|There are two common ways of reaching this conclusion. One is to compare adopted children’s traits with those of their biological parents, on the one hand, and with those of their adoptive parents, on the other. If a closer correlation exists with the biological parents’ traits, then we say that the trait is to that degree inherited.|
The other method is to compare identical twins’ similarity, with respect to some trait, with the similarity of fraternal twins, or even of two ordinary siblings. Identical twins are genetic duplicates, while fraternal twins share only about half their genes and are no more genetically alike than ordinary siblings are. If identical twins are more alike than fraternal twins, therefore, we conclude that the trait under consideration is to some degree inherited.
There's nothing controversial (at least scientifically) with these studies -- twin studies are used all the time to study these sorts of problems (and, to my level of satisfaction, have proven that homosexuality, at least in men, has a strong genetic component).
Interestingly, Wilson mentions a study that looks at the genetic basis of why people do or don't vote, which is something I've written on in the past:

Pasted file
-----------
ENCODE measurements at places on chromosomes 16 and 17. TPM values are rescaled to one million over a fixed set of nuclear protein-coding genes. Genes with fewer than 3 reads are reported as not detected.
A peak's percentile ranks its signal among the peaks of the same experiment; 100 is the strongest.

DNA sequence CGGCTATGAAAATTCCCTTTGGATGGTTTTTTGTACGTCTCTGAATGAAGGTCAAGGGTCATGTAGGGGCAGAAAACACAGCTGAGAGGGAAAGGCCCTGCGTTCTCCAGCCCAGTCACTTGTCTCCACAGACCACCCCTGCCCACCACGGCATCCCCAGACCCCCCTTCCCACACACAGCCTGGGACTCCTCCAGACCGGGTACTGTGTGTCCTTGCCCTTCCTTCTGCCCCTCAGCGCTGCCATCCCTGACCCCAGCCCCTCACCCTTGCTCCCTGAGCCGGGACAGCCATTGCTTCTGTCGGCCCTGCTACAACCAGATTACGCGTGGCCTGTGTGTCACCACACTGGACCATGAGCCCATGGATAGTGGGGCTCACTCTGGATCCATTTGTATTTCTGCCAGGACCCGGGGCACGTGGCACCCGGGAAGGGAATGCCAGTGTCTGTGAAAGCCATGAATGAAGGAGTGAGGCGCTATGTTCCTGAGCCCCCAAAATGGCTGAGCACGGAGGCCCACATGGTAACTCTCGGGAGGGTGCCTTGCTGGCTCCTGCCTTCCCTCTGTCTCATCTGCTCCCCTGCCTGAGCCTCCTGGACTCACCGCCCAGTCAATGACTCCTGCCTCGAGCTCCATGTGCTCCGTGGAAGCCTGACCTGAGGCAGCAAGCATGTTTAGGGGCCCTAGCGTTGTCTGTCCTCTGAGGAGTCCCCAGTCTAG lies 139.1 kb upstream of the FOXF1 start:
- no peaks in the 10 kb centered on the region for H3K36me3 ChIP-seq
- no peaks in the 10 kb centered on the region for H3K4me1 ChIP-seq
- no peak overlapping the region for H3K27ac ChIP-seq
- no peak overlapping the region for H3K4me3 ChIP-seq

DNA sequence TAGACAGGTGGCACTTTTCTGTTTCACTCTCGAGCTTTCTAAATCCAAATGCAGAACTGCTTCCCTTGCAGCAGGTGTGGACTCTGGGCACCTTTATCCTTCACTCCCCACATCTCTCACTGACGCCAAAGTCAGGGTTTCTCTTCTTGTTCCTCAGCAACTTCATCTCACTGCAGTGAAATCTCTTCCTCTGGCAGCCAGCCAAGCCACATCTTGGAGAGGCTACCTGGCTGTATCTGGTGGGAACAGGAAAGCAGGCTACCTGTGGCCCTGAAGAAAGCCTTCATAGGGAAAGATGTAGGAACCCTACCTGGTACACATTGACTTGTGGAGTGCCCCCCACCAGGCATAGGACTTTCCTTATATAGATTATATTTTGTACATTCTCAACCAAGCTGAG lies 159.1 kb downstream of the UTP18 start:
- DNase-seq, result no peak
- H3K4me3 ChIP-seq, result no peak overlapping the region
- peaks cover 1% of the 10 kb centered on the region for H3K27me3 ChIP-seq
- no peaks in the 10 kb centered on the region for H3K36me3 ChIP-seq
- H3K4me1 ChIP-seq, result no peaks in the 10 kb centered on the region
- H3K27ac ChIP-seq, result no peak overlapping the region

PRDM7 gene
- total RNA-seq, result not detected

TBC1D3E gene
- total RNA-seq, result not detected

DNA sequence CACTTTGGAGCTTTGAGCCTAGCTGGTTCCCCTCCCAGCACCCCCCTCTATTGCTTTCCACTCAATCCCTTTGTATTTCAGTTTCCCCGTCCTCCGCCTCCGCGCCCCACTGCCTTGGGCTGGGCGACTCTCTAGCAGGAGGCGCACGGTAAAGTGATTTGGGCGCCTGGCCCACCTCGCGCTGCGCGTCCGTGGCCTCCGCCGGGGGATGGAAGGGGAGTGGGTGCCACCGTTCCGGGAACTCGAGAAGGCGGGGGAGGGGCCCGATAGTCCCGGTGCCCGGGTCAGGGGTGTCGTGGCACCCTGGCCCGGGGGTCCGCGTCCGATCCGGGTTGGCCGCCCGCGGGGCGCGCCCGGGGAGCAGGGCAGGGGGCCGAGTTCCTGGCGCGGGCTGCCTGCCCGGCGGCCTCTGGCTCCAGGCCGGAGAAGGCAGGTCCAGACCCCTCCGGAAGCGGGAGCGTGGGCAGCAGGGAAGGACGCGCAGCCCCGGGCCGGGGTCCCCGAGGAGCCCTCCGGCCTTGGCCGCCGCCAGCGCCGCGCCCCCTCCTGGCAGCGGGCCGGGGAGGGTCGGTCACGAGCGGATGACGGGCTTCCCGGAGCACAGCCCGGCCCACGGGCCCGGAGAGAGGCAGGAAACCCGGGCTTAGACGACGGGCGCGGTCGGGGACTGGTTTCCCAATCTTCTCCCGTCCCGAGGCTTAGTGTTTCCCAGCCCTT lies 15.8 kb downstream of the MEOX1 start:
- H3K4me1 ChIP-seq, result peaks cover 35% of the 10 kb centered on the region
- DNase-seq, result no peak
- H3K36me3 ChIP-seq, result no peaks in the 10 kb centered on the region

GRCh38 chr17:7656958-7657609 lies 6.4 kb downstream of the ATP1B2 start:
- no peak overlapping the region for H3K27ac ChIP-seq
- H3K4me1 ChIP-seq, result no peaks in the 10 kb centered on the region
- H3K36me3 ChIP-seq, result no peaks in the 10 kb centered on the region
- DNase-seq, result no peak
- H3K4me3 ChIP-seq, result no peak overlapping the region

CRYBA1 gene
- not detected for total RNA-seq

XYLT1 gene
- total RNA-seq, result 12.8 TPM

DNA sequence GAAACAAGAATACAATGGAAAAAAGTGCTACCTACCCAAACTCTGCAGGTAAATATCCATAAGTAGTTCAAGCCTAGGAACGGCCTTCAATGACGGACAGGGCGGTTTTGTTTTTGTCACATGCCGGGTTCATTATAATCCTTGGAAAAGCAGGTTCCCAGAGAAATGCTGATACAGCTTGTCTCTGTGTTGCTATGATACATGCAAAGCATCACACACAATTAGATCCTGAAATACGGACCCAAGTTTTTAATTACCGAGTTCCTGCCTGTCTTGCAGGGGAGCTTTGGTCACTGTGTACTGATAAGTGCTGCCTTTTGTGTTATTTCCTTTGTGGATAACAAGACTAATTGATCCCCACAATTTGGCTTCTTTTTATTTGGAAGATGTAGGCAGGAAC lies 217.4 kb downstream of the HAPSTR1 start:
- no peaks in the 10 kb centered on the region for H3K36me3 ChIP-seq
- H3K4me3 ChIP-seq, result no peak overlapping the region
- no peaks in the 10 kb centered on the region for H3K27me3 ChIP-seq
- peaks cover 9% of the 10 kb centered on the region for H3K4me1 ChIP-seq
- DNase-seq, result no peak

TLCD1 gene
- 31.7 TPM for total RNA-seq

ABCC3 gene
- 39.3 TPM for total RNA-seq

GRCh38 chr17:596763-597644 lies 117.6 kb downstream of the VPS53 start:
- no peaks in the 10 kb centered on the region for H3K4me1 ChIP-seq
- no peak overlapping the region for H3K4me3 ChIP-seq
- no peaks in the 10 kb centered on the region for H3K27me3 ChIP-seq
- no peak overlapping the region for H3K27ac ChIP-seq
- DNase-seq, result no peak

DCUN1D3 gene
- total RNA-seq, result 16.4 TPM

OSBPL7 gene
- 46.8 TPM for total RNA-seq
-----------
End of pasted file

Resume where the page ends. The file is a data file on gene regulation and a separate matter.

|Genes also influence how frequently we vote. Voting has always puzzled scholars: How is it rational to wait in line on a cold November afternoon when there is almost no chance that your ballot will make any difference? Apparently, people who vote often feel a strong sense of civic duty or like to express themselves. But who are these people? James Fowler, Laura Baker, and Christopher Dawes studied political participation in Los Angeles by comparing voting among identical and fraternal twins. Their conclusion: among registered voters, genetic factors explain about 60 percent of the difference between those who vote and those who do not.|